• FIG. 1 is a perspective view of an exemplary embodiment of a system of the present invention;
  • FIG. 2 is a block diagram of one embodiment of the delivery system of the present invention;
  • FIG. 3 is another embodiment of the chute system of the present invention without a roof portion;
  • FIG. 4 is one embodiment of the photo eye sensor base;
  • FIG. 5 is a side view of the photo eye sensor base of FIG. 4;
  • FIG. 6 is a is a top view of the photo eye sensor base of FIG. 4;
  • FIG. 7 illustrates one embodiment of the sensor placed at the chute opening.
  • DETAILED DESCRIPTION OF EXEMPLARY EMBODIMENT(S)
  • Exemplary embodiments of the present invention are directed to a system and method for delivering a product. Exemplary embodiments are particularly useful for delivering a pharmacy bottle, which may also be known as a vial. An order having multiple bottles can be delivered together via the system. The multiple bottles may be delivered in a delivery container such a bag, box or carton. However, other exemplary embodiments may be useful for delivering different types of products unless clearly set forth otherwise.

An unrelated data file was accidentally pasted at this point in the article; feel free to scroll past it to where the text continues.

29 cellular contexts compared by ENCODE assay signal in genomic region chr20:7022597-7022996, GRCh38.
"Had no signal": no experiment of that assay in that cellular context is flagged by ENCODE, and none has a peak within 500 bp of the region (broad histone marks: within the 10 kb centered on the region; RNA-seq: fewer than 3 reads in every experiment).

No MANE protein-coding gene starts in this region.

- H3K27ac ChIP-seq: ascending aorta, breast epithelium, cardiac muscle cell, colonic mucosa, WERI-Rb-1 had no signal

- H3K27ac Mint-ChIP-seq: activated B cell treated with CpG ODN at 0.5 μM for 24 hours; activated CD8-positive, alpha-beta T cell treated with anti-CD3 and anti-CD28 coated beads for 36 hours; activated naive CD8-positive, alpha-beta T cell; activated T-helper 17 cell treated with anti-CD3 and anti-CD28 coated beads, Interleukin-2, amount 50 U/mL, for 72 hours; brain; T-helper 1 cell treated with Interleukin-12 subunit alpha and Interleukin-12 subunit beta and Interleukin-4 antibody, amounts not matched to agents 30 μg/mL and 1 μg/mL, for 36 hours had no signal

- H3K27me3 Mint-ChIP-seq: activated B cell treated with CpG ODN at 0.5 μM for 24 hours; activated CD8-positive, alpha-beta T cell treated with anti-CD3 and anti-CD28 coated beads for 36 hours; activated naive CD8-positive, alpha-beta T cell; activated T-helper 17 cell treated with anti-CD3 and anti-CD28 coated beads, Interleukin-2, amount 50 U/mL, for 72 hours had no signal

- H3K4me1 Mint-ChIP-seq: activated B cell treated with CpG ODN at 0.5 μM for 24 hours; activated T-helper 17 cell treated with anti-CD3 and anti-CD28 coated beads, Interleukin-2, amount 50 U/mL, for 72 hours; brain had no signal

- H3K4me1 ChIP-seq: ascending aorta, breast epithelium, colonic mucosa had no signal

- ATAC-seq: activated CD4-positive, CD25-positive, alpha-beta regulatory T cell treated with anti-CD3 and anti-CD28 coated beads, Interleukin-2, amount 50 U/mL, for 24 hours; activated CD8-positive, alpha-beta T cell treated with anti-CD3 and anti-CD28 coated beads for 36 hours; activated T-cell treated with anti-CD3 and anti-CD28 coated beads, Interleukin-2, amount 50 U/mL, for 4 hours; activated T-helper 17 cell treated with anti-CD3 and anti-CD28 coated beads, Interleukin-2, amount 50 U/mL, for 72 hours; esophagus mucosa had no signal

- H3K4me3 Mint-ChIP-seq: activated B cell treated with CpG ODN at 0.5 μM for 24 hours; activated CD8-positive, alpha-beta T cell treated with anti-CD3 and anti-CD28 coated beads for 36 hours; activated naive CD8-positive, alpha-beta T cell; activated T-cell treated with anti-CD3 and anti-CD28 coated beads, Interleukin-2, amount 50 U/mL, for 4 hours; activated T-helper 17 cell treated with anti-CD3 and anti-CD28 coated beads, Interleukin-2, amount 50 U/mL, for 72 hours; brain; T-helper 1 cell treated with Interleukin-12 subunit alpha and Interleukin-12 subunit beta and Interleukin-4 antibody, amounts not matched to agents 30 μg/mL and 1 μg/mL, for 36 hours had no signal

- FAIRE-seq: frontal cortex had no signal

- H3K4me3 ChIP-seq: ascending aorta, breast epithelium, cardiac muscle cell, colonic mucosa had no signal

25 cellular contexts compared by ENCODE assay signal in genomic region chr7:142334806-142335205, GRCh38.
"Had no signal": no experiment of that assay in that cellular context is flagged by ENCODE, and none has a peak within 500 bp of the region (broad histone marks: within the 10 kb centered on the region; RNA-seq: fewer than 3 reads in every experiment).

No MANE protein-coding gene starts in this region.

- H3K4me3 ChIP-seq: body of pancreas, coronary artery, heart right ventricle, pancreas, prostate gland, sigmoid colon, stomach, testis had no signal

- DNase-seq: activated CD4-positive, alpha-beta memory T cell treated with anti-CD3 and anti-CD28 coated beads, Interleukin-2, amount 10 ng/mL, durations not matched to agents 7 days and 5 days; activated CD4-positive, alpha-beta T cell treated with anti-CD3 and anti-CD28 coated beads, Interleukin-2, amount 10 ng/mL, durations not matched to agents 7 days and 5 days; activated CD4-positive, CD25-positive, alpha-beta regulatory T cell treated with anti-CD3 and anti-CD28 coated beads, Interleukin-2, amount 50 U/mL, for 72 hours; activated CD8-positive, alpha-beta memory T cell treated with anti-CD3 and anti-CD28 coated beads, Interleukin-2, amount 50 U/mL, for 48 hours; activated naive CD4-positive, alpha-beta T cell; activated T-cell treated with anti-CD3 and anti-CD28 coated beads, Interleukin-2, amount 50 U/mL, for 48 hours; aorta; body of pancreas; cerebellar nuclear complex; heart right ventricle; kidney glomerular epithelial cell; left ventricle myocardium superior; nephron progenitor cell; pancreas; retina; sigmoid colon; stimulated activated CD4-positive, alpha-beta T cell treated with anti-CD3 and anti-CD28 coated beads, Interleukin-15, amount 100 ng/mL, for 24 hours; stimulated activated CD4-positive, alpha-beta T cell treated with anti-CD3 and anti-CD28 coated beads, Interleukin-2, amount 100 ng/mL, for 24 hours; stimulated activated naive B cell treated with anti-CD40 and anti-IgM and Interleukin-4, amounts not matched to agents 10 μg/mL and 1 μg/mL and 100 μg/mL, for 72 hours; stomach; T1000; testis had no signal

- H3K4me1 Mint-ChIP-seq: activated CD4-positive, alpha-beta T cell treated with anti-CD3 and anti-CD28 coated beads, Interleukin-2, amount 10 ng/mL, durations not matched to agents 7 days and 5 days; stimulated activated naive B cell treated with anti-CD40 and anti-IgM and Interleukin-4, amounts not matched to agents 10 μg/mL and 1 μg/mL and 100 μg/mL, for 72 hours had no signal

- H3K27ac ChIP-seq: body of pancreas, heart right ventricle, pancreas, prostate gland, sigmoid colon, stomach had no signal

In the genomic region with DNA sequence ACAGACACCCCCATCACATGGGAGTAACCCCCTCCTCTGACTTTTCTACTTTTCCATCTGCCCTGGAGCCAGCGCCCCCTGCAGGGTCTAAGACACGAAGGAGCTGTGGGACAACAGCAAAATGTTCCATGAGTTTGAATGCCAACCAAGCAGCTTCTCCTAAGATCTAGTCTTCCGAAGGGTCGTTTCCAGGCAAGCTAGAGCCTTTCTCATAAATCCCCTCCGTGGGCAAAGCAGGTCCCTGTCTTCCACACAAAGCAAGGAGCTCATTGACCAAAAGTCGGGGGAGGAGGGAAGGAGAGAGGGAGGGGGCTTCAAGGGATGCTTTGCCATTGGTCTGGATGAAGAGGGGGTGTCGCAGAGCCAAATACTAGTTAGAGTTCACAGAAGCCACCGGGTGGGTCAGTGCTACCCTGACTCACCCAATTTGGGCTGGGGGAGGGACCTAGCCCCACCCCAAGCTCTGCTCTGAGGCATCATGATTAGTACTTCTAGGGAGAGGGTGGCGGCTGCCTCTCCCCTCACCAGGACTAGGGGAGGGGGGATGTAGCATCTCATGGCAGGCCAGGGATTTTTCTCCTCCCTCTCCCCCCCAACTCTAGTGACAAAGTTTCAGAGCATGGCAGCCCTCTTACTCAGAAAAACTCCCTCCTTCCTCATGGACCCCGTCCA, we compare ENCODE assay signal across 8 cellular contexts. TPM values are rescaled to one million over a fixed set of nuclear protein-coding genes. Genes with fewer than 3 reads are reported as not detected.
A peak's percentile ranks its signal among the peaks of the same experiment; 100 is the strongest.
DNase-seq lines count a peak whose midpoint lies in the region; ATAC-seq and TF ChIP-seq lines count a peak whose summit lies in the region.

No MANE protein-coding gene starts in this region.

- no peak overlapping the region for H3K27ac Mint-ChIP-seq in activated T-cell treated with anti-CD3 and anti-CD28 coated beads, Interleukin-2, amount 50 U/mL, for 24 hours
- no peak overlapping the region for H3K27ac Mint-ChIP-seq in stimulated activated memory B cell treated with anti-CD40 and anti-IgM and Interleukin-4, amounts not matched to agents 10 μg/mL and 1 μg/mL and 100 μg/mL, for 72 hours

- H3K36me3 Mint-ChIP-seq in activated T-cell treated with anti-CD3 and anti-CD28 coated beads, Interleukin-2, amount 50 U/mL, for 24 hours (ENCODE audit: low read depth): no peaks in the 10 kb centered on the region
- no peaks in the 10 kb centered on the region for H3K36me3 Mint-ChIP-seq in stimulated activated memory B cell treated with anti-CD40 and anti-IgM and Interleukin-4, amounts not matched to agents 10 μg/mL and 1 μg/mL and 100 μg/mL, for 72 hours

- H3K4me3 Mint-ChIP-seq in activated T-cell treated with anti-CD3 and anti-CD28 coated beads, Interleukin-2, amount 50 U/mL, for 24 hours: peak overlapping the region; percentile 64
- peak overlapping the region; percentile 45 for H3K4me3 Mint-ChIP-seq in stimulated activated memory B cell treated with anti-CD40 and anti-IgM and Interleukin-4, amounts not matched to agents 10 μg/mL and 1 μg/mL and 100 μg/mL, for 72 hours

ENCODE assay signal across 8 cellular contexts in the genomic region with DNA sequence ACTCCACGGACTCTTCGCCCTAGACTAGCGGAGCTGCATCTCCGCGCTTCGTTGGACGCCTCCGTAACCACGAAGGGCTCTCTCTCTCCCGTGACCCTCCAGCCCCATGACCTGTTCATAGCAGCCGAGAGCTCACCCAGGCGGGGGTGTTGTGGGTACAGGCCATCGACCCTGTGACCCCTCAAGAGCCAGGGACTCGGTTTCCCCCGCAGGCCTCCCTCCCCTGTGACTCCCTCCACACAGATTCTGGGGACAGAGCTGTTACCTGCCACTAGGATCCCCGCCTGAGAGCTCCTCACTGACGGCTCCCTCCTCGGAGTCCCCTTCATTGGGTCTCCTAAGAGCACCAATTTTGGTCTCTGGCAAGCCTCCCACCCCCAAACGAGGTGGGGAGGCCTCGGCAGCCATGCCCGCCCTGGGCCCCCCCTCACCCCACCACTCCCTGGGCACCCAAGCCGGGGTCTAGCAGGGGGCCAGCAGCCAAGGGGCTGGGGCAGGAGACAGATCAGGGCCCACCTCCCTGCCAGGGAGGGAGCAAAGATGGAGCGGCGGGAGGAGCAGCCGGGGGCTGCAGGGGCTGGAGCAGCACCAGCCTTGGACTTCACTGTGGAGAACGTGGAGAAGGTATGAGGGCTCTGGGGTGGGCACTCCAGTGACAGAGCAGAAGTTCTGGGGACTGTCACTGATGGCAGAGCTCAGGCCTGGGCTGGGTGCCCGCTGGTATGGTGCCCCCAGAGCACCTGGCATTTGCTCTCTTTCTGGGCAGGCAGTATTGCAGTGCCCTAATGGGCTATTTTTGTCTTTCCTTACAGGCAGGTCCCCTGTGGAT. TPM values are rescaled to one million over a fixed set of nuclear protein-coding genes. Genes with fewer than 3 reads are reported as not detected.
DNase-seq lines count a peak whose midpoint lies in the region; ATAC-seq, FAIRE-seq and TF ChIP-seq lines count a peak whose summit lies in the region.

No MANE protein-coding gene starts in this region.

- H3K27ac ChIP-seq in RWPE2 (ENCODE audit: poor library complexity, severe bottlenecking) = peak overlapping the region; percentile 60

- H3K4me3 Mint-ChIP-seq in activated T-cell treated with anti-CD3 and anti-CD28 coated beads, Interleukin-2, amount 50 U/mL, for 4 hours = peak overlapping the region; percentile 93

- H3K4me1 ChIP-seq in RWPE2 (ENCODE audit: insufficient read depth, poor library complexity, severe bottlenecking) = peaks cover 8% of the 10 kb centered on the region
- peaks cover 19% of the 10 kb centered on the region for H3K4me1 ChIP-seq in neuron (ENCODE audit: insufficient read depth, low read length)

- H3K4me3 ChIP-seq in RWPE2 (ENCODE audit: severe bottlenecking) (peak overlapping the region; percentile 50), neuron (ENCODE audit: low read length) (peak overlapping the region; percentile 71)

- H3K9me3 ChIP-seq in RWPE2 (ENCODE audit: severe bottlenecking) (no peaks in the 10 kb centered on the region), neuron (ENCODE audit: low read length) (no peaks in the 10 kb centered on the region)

• FIG. 1 shows an example of a system for delivering a product such as a pharmacy bottle or order. In this exemplary embodiment, the system is comprised of conveyor 10 that is in association with a chute 20. Conveyor 10 is adapted to convey at least one product to the chute. The product is preferably held at the top of the chute area (e.g., held via a latch mechanism shown generally at 30) until the system is ready to release the product down the chute and into the bag (or other delivery component such as a box) below. Once the vials are released, the chute 20 is then adapted to deliver the product(s) to a bag located at the bottom 40 of the chute.